Planting brassicas: ground prep, making frames, choosing nets

It’s time to plant out the main crop brassicas.  I already have plenty of over-wintered plants in the ground, as welll as my early kales, so we have plenty to eat for now.  It’s time though to put in the brassicas that will feed us from Autumn until Spring.  Although some recommend planting sprouts in July,  I’ve often struggled to get them to establish in the heat, so I’ve chosen instead for May planting, with the added bonus of longer stalks and hence more sprouts, the same holds true for the kalettes.

I’ve also planted a range of shorter lived plants, red cabbage, broccolini, calabrese as well as some winter kales.

Finally I’m planning to take the nets off fairly early, in a few months time.  I’m doing this because on balance I seem to have more success when I have easy access to the plants, to keep them tidy, harvest from them regularly, inspect them for pests and treat the pests, rather than just cover them in nets and hope for the best.  I will spray with Bacillus Thuringiensis (a natural soil bacteria) once I take the nets off, to control for caterpillars.

If you are new to my allotment videos you might find a bit of context useful. We live in the north west of England, in Lytham St Annes, which I believe is the equivalent of USA Zone 8.

We have three allotments in my family, mine (Steve), my wife’s (Debbie) and my middle daughter’s (Jennie). We also have a small kitchen garden at home. They are all managed in an integrated fashion, so don’t expect to see the usual mix of veg on each plot. I do most of the planning and seed starting. We each have our own plots, but we all help each other out.

Jennie’s plot has been designed as a traditional allotment, but we put a lot of focus on minimising the work we do there.  It’s basically a plant and forget it plot, full of garlic, leeks, onions, potatoes, brassicas, squash, beans and fruit trees. It’s heavily mulched to reduce weeds and easy to water.

Debbie’s plot is mostly full of perennials, it’s a garden plot.  Again we did a lot of work to keep the weeds down and Debbie’s approach is inspired by the TV programme The Ornamental Kitchen garden.

My plot is all about experimental growing, maxium productivity and year round abundance.  As with all of the other plots I did a lot of work to control the weeds, but it’s a high maintenance plot.  I’m always planting, harvesting, experimenting and generally having a great time.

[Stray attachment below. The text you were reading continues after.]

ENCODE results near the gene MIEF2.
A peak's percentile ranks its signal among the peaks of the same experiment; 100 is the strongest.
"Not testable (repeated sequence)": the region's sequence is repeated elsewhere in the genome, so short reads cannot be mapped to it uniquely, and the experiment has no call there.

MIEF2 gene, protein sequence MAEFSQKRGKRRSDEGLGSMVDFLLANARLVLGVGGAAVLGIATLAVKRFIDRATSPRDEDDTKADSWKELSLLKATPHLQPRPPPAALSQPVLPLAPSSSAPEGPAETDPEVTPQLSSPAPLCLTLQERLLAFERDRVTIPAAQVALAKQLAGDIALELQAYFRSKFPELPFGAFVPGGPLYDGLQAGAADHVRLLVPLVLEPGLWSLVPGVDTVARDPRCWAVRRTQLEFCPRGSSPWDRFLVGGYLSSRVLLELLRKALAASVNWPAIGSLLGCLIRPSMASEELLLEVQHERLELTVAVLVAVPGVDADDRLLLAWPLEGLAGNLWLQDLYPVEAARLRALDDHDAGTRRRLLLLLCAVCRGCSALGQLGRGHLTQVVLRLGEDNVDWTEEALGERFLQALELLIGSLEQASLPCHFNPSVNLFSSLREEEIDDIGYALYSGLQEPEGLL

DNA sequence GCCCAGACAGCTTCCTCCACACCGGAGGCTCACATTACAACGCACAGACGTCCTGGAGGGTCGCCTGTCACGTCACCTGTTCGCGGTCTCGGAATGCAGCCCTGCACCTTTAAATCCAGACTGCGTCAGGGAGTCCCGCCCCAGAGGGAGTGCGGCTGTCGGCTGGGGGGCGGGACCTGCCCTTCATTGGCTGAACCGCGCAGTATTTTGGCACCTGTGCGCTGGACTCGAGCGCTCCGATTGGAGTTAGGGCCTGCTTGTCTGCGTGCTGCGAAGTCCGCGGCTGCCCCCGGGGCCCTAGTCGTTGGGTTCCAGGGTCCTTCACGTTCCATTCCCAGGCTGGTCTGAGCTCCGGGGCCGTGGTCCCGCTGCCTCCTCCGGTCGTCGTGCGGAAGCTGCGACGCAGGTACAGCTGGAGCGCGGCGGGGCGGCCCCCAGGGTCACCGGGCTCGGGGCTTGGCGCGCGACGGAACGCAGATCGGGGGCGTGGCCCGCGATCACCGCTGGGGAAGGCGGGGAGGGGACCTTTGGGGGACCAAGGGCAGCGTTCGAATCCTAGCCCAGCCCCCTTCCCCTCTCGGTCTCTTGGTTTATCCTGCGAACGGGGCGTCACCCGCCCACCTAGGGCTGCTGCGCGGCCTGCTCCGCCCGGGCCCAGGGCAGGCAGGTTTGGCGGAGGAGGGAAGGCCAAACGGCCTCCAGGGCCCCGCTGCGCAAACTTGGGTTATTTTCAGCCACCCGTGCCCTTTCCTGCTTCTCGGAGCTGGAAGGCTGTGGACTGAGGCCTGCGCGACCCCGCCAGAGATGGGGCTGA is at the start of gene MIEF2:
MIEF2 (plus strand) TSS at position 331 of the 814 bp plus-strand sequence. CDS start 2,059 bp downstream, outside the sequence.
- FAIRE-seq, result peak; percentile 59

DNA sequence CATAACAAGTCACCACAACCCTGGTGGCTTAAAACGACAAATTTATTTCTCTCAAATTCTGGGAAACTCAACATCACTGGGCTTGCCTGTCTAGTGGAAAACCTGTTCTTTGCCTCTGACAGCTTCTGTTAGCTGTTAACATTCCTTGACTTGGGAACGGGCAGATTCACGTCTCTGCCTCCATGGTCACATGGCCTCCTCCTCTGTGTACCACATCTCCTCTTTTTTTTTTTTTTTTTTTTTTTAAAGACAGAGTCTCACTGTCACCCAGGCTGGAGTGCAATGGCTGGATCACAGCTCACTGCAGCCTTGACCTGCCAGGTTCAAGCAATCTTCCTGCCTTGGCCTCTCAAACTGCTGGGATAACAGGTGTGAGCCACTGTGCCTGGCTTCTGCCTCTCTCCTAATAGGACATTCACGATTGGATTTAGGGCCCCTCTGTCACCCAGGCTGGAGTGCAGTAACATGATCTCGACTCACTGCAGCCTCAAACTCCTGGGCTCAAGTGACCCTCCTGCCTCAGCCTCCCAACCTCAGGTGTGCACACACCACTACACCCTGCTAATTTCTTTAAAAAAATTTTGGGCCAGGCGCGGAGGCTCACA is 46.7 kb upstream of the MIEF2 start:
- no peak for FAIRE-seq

Collectively the plots deliver an amazing abundance of fruit and veg all year round.  Debbie, Jennie and I are effectively self sufficient in veg all year round and in fruit for much of the year.  During winter we have enough surplus to feed a few more of our friends and during the rest of the year we feed up to 22 people.

This video provides an overview:

I do an update of the allotments, roughly one a week, you can find the tours here:

Our approach to allotment life is to: grow as much as we possibly can, to be self-sufficient in veg all year round and in fruit in season, to give away our huge surplus to friends and family, and to have as much fun as possible.  For more on self sufficiency check out these videos:

Debbie and I spend about 4 hours a day, 4 days a week on the plots (on average) and we keep nudging that down as we eliminate non-productive work: like grass cutting, weeding and watering as much as practical. We are both newbie gardeners, only starting the allotments in 2016.

I’m a bit obsessive about the nutrient density of the veg that we grow and making the plots easy to work because it’s through this allotment lifestyle and food that I’ve overcome a debilitating auto-immune disease.

I’m always aware though that it might not last so I make sure that I don’t work too hard, eat as much organic fruit and veg I can and design the plots so that I can still work them if I flare up again.

Steve Richards

I'm retired from work as a business and IT strategist. now I'm travelling, hiking, cycling, swimming, reading, gardening, learning, writing this blog and generally enjoying good times with friends and family

2 Responses

  1. Selina Ainsley says:

    Hi Steve,
    Firstly thanks so much for sharing you allotment/growing journey. I’ve been growing veg on and off since uni but now finally have my own allotment so looking forward to feeding my family with more homegrown delights this year.
    Your website and videos have really helped me – thank you.
    I am going to try and grow some brassicas (I have tried a few time but got attacked by cabbage whites) where do you get your Bacillus Thuringiensis from? Think this and netting will be my defence.
    Thanks in advance

  2. You can get Bacillus Thuringiensis on eBay, but it’s expensive, so you would likely need to share it with fellow plot holders, like I do : All the best – Steve

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